- Jamestown, Virginia, site of the first permanent English settlement in North America
- 100 years before the American Revolution, the first rebellion in the colonies led by Nathaniel Bacon was
- Angered by the economic crisis and relations with the local Indians, Bacon’s army burned Jamestown to the ground.
- A burnt crust attached to the revo is all that remains of the parish church.
Archaeologists in Jamestown, Virginia—the site of the first permanent English settlement in North America—have uncovered rare evidence linking the first rebellion in the British colonies.
In September 1676, wealthy landowner Nathaniel Bacon, in what he saw as an appeasement of the local Native Tribes governor William Berkeley, led a siege of Jamestown and burned down the new settlement, including its parish church.
More than 340 years later, in 2019, Jamestown rediscovery archaeologist Sean Romo uncovered burnt deposits beneath the surface where the church may have been.
At the time, the Romans believed that the charing could have come from one of three sources – including a fire that retook the first church on that site in 1608 and Confederate troops hastily in 1862. had returned.
But there was also a chance that it came from a later church, which was destroyed during Bacon’s rebellion of 1676.
After examining the artifacts found on top of the burnt crust, the team at Jamestown Rediscovery concluded that they were from just after the 1676 fire.
This means that the burnt remains below belonged to the church destroyed in the fire, Virginia Gazette informed earlier.
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A group of poor farmers, indentured servants and enslaved Africans burned the colony to the ground in 1676 against Jamestown’s governor, William Berkeley.
Among the items found at the top of the deposit were window sills, metal frames used to hold glass panes in casement windows together.
The lead is often etched with the glazier’s initials and date, providing important clues to the building’s origins.
in a videoDan Gamble, senior mentor at Jamestown Rediscovery, says the leads ‘sometimes hide some secrets.’
The details in the leads that Romeo found enabled him to date them accurately.
Archaeologists with the Jamestown Rediscovery discovered a burnt crust at the site of the historic settlement that came from the parish church that was destroyed in the fire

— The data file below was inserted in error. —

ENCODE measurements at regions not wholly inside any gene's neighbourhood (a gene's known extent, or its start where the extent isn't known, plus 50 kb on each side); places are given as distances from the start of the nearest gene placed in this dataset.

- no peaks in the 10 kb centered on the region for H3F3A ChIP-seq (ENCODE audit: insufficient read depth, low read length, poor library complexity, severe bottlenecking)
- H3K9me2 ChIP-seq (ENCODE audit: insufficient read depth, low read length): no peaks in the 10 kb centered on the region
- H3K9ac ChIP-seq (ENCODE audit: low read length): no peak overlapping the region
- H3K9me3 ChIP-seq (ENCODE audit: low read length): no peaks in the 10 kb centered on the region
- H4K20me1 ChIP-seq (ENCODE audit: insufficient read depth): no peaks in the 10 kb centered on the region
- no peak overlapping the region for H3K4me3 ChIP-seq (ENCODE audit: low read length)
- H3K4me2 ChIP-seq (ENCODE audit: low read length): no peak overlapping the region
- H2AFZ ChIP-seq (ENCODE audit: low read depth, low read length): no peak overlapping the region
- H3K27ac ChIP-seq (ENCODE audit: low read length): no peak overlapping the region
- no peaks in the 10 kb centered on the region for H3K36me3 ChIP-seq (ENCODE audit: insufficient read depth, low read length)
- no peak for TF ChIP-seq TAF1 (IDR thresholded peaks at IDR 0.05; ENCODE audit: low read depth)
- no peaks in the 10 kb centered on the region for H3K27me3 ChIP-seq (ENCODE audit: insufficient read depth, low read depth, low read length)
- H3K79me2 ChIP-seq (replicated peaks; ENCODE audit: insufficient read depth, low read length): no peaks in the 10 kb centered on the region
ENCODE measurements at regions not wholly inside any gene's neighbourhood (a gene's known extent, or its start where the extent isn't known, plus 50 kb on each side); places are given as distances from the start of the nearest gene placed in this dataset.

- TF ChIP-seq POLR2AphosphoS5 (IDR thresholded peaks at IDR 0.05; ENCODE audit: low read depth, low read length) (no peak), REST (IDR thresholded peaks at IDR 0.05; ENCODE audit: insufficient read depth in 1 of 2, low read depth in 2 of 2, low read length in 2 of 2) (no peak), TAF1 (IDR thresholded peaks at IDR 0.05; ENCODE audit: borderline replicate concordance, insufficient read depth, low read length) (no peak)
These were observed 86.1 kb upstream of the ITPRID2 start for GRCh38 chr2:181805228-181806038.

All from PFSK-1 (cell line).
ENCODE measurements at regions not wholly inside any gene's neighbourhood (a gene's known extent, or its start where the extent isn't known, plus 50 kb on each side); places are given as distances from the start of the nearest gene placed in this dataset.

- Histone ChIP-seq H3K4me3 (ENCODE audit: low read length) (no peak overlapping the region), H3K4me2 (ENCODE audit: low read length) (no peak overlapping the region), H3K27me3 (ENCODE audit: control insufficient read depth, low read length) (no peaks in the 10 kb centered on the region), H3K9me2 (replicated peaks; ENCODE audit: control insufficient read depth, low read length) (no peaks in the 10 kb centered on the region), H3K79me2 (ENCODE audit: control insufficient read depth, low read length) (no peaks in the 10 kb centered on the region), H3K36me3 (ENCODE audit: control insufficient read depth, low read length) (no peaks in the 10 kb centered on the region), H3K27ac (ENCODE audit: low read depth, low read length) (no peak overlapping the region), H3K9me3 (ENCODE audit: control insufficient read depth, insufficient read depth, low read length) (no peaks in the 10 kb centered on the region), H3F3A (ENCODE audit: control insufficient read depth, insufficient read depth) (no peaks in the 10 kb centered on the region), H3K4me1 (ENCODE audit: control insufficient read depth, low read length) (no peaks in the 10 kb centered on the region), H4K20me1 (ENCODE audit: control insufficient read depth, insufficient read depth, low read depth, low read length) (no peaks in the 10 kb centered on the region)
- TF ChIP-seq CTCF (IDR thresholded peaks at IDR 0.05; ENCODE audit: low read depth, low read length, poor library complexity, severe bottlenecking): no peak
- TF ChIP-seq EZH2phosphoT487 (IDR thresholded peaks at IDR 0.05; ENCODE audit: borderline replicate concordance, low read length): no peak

Items that helped date the burnout were window leads, grooved metal frames used to hold glass panes in casement windows together. Image: Example of a 17th-century window lead
The church that burned in the rebellion was not the first in Jamestown – which had been destroyed 68 years earlier.
It was not even the second where Pocahontas married John Rolfe.
Instead, it was the fourth – made of wood and brick, it took more than 11 years to complete.
The current structure, the seventh house of worship on the property, was completed in 1907 and is still in use today as an Anglican church.
While many consider Bacon’s rebellion to be the first rebellion against British rule, it can be attributed to ‘myriad reasons’. National Park Service.
A painting of British settlers at Jamestown, Virginia, the first permanent English settlement in America, 1608
These include increased competition from Maryland, an increasingly restricted English market, declining tobacco prices, and rising costs of English-made goods.
In addition, many colonists protested Gov. Berkeley’s failure to protect them from attacks from Native American tribes.
He aimed to drive the Indians out of Virginia but Berkeley pleaded for restraint.
Bacon eventually incited the poor peasants to a violent rebellion against Berkeley’s rule, which he saw as corrupt.
His army burned Jamestown to the ground on September 19, 1676.
Bacon had plenty of time, but he died of dysentery on October 26, 1676, causing his rebellion to break out soon after. (Berkeley was eventually recalled to England.)
According to archeology director Dave Givens, the discovery links the story of the church, the rebellion, and Jamestown itself.
“We have positive evidence of Bacon’s rebellion and burning,” Givens told the Gazette.
‘The cool thing about this dig is that as it develops, it will help us understand the layers and what we see every day.’
Today, visitors to historic Jamestown can take a walking tour recounting the events of the rebellion and its impact on the colony and local Native communities.
The Tercentennial Monument also hosts a re-enactment of the burning of the city as happened on September 19, 1676.
Although the rebellion took place 345 years ago, the parish church continues to provide clues to the inhabitants of the settlement.
In 2018, a headless skeleton was discovered at the site – archaeologists believe it was Sir George Eardley, the governor of Jamestown and one of the first colonists to own slaves.
The Village of Jamestown, circa 1615. A group of poor farmers, indentured servants and African slaves, led by Nathaniel Bacon, attacked Governor William Berkeley in 1676, burning Jamestown to the ground.
Experts say that the skull was probably worn out over time or destroyed by subsequent burial, not removed as a result of dishonesty.
The body was buried in the chancel, towards the front and center of the building.
‘The closer you are to the chancel, the closer you are to God, essentially,’ Jamestown Rediscovery archaeologist Caitlin Fitzgerald told WYDaily.
‘You really have to be a prominent member of society or in the clergy to be buried in the chancellor of the church.’
Eardley served as governor of the colony three times, and convened the first meeting of the House of Burgesses in 1619 – believed to be the same year enslaved African English arrived in North America.
Bones indicate that the deceased was in his late 30s or early …